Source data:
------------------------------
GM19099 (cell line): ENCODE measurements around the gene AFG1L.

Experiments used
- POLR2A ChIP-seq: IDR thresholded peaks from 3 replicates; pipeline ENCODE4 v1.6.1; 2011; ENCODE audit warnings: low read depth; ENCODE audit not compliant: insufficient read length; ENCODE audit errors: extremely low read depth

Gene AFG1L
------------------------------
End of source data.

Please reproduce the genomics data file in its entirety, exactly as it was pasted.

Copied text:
GM19099 (cell line): ENCODE measurements around the gene AFG1L.

Experiments used
- POLR2A ChIP-seq: IDR thresholded peaks from 3 replicates; pipeline ENCODE4 v1.6.1; 2011; ENCODE audit warnings: low read depth; ENCODE audit not compliant: insufficient read length; ENCODE audit errors: extremely low read depth

Gene AFG1L